If you decide that aluminum die casting is the right option for your production needs, you should understand the lifespan and maintenance that aluminum die casting molds require. The life of the die is hard to pinpoint because it’s heavily dependant on a number of factors. You’ll want to keep a variety of aspects in mind, including the design of the part, the tool steel used for the die, the mold configuration, heat treatment, the aluminum alloy that is being utilized, the desired part quality and more.
Thankfully, when using 3ERP’s professional manufacturing service for aluminum die casting, our team will help ensure that each of these conditions is met accordingly.
Use Heat Treatment to Extend the Life of Aluminum Die Casting Mold
One of the best ways to extend the life of your aluminum die casting mold is by using heat treatment and die coatings. By applying these techniques, the heat checking will slow down immensely, ultimately extending the life of tooling. Of course, you’ll have to factor in that extra costs of these coatings, and decide whether it’s worth extending the lifespan of the aluminum die casting mold.
When it comes to heat treatment, there are a number of critically important aspects to consider, such as the heat treat furnace used, the number of temperings applied to the die blocks, as well as the quench rate used during the heat treatment processing. At 3ERP, we offer personalized aluminum die casting and heat treatment services that are best-suited for each customer, helping you achieve the perfect balance between affordability and part quality.
Selecting the Right Aluminum Alloy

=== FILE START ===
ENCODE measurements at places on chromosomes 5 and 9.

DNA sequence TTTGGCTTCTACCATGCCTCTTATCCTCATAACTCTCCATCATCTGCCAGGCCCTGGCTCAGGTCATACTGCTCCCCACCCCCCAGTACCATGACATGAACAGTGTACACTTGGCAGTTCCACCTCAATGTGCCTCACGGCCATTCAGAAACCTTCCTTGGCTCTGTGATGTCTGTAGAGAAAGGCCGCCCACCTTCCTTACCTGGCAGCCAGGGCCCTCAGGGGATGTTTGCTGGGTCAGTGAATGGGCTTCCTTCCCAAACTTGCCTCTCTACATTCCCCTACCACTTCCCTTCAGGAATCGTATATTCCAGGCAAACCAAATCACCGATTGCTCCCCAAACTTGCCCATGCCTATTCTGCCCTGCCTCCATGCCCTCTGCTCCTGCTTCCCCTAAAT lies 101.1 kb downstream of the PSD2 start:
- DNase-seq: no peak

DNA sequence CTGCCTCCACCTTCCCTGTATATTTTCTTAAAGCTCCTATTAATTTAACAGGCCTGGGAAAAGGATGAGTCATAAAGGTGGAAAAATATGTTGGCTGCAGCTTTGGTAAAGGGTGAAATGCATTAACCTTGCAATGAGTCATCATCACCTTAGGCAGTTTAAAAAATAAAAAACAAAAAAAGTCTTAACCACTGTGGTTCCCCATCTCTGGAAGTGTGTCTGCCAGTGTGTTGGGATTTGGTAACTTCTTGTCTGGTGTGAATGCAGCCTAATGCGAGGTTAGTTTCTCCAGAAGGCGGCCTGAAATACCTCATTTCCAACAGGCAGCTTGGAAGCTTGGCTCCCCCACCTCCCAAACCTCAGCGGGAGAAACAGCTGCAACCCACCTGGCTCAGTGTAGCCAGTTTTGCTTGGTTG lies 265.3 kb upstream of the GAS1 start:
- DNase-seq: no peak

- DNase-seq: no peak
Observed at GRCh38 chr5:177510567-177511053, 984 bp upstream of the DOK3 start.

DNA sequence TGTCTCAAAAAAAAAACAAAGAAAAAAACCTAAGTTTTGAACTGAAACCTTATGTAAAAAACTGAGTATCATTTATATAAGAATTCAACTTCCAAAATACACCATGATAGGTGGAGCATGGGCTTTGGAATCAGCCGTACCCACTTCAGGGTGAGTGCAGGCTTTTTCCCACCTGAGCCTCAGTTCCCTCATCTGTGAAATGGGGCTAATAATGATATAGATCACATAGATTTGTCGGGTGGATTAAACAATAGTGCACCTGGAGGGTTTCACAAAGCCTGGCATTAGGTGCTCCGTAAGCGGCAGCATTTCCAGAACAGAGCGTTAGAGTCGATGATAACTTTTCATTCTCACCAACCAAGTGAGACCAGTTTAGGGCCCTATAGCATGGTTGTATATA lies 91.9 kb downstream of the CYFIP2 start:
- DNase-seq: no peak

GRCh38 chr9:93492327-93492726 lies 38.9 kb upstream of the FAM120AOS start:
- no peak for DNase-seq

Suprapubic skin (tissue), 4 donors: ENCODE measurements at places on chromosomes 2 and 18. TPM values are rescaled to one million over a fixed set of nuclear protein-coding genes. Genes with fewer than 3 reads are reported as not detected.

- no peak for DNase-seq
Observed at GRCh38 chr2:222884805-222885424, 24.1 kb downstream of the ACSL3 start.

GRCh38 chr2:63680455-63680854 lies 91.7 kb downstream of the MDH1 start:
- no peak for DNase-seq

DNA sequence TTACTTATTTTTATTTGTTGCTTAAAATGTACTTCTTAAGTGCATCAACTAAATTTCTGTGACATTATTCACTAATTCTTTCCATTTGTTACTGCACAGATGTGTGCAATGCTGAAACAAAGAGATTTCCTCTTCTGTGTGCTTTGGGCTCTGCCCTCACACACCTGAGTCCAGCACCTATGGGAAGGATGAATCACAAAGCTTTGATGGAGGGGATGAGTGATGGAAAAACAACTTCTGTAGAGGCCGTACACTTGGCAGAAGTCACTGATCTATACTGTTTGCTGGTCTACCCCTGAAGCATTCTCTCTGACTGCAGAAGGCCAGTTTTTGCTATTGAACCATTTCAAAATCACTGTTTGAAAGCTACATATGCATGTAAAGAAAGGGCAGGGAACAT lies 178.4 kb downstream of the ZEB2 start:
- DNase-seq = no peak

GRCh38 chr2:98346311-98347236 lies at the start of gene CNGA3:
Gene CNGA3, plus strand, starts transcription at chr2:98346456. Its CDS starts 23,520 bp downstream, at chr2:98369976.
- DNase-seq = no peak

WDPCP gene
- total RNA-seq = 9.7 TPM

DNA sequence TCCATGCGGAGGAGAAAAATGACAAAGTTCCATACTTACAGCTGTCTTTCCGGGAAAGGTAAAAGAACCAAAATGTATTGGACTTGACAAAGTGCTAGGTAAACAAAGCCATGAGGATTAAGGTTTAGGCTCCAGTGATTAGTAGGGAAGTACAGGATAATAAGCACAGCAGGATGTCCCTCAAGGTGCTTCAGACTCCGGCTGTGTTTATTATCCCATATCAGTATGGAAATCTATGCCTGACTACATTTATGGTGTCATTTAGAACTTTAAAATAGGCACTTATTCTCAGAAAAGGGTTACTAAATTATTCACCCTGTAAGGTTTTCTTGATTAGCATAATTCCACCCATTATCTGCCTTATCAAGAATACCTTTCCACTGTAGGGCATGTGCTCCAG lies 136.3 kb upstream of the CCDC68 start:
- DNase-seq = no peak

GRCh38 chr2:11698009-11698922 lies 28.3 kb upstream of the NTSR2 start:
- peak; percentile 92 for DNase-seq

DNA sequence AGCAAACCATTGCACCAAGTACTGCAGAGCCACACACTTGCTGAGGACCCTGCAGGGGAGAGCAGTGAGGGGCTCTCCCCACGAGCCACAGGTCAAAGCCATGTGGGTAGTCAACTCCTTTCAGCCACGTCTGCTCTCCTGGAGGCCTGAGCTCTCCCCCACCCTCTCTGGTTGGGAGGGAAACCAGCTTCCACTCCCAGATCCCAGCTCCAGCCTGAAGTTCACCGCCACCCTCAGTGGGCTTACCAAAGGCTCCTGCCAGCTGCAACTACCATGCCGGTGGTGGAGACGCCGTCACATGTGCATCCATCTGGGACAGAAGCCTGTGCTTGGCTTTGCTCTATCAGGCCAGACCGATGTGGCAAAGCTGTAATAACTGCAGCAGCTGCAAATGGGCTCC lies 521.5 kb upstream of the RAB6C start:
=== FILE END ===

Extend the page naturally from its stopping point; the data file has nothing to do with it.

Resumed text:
It’s quite obvious that aluminum die casting molds are created with…well…aluminum. However, the aluminum alloy that is selected is a crucial part of this process. Each alloy type offers distinct mechanical advantages and disadvantages, and the right choice will be wholly dependent on what the function of your part will be. To help you get better acquainted with the available materials, here are a few of the most popular alloys used in aluminum die casting:
- Aluminum Alloy A380 – One of the most commonly used alloys for aluminum die casting, offering exceptional fluidity, pressure tightness and resistance to hot cracking.
- K-Alloy – This specialized material is a cold-chamber die cast alloy that is engineered for use in parts that must withstand harsh environments.
- Aluminum Alloy 383 – When your design is more complex, this alloy acts as a great alternative to A380 as it provides better corrosion resistance and is lightweight.
- Aluminum Alloy B390 – Compared to other available materials, this alloy has high hardness and excellent wear resistance.
- Aluminum Alloy A413 – This easily castable alloy is an ideal option for parts that require excellent pressure tightness, such as hydraulic cylinders.
- Aluminum Alloy DCA1 – This alloy is a perfect choice when you need to manufacture parts with high thermal and electrical conductivity, such as heatsinks.
Consult with Manufacturing Experts About Aluminum Die Casting
Last but certainly not least, if you’re interested in implementing aluminum die casting into your product development process, don’t be afraid to consult with the specialists working at a manufacturing and rapid prototyping service. For instance, at 3ERP, we have experts with knowledge on the best practices regarding aluminum die casting, helping to optimize your part design and quality once it’s finally produced.
Whether you’re struggling in the design phase or just don’t know which aluminum alloy you should utilize, our expert team is readily available to guide you through the complexities of this manufacturing process. To learn more about 3ERP’s aluminum die casting services, contact us here.